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Cointy v Beau Vallon Properties (SCA 18 of 2013)  SCCA 19 (28 August 2015);
IN THE SEYCHELLES COURT OF APPEAL
[Coram: F. MacGregor (PCA) , A. Fernando (J.A) , M. Twomey (J.A) ]
Civil Appeal SCA 18/2013
(Appeal from Supreme Court Decision CA 21/2012)
Beau Vallon Properties
Heard: 18 August 2015
Counsel: Mr. Frank Elizabeth (SC) for the Appellant
Mr. Pesi Pardiwalla for the Respondent, together with
Miss Zara Pardiwalla
Delivered: 28 August 2015
F. MacGregor (PCA)
 The appellant was employed by the respondent on 27th January, 2011 as the operations director at the Hotel Coral Strand, Seychelles. For some reason, his employment contract was terminated on 26th October, 2011.
 In terms of the provisions the Section 61 of the Employment Act, the appellant filed his grievance with the Ministry of Employment for mediation by a competent officer. The mediation ended unsuccessfully and a certificate to that effect was issued on the 6th December, 2011.
 The appellant approached the Employment Tribunal and filed an application on 13th January, 2012, alleging unfair dismissal and claiming monetary damages for the terminated contract.
 At the hearing, the respondent raised a preliminary point of law in limine, that the application had been filed out of time and was therefore afoul of section 61 (1E) of the Employment Act. The Employment Tribunal agreed with the respondent and the appellant’s application was dismissed. In accepting the position of the respondent, the Employment Tribunal considered that mediation had ended on 1st December, 2011. In counting the days, it excluded public holidays between the period of 2nd December and 13th January, 2012. Those were 8th, 25th and 26th December, 2011 as well as 1st and 2nd January, 2012.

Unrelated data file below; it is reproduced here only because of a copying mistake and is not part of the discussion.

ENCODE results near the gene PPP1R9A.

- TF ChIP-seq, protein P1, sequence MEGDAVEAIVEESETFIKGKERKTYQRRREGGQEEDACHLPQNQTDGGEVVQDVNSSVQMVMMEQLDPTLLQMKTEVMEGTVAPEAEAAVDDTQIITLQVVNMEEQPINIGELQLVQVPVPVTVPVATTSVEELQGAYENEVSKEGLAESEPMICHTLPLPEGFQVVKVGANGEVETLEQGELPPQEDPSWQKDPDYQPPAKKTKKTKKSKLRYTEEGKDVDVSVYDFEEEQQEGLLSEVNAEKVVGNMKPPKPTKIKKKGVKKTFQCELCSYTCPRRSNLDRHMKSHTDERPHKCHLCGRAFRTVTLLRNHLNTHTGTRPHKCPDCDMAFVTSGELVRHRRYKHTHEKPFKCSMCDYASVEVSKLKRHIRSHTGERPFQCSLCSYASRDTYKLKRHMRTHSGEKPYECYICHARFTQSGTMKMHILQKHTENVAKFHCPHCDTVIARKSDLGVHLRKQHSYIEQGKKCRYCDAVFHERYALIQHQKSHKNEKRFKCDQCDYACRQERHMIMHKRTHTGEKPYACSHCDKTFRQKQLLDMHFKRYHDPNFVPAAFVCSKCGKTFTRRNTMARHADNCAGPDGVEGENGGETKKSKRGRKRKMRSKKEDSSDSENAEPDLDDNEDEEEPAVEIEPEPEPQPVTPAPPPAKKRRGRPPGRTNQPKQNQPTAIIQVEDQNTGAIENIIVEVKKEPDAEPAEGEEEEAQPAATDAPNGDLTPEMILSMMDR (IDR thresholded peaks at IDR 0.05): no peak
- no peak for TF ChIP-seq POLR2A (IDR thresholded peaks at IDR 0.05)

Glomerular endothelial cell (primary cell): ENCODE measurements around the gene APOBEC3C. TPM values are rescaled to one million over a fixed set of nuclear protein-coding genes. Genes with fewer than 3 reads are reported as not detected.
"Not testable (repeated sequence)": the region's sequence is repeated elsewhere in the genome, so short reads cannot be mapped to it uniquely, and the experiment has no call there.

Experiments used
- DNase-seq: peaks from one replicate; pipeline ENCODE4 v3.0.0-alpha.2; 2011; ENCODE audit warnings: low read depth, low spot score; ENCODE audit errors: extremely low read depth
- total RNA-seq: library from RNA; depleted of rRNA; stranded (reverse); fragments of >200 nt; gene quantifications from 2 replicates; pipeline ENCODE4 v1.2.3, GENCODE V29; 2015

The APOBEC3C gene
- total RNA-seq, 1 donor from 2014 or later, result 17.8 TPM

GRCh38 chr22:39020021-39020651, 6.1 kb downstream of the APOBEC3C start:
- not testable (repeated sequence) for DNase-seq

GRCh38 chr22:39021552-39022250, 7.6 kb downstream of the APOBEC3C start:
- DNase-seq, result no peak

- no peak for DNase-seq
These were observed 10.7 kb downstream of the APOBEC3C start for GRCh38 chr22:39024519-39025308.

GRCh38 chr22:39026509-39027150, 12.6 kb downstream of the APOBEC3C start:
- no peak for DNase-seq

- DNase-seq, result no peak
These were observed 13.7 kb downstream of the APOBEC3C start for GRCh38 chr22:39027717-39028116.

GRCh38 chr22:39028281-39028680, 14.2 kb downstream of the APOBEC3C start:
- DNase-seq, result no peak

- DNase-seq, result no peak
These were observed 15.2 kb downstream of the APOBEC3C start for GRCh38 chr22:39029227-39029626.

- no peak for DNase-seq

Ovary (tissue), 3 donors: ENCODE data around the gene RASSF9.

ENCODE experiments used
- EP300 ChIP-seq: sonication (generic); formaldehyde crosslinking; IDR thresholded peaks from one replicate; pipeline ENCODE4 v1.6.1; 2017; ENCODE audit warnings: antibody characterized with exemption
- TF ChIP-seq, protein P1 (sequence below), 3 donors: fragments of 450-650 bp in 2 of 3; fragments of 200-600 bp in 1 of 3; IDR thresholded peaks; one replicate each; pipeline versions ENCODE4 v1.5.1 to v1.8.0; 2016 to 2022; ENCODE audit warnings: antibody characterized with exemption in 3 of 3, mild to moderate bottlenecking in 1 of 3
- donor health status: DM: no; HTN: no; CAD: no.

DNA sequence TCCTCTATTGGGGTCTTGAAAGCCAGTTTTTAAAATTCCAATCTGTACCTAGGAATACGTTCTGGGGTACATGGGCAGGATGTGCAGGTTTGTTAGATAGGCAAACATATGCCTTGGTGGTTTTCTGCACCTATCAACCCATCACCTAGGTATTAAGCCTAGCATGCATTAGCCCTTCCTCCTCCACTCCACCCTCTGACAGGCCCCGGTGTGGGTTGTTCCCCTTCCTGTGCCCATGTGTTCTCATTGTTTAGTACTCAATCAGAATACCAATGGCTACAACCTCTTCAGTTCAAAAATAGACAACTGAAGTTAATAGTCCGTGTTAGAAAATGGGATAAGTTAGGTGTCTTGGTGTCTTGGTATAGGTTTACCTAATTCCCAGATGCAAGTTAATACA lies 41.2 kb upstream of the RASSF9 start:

Dissatisfied with the decision, the appellant proceeded to the Supreme Court to appeal. He argued that time started running when the certificate of mediation was issued by the competent officer, and therefore, he had filed his application in time. The respondent on the other hand argued that time started counting from the date the mediation was verbally declared failed. The Supreme Court held that the time started counting from the date the mediation failed, the date verbally pronounced, the 1st December, 2011. It excluded the day the decision was pronounced. Based on the Public Holidays Act, the Supreme Court also excluded all public holidays as well as all the Sundays within the period in question. Thus the days 4th, 8th, 11th, 18th, 25th, 26th December, 2011, and 1st, 2nd, 3rd and 8th January 2012 were excluded. That meant that there were 33 days between 2nd December and 13th January 2012 and therefore the appellant had filed his application out of the 30 days prescribed by the Act. There was no provision for the Employment Tribunal to exercise discretion and enlarge time for the appellant, and therefore, he was out of time. The Court further held that no plausible explanation had been given to condone the delay.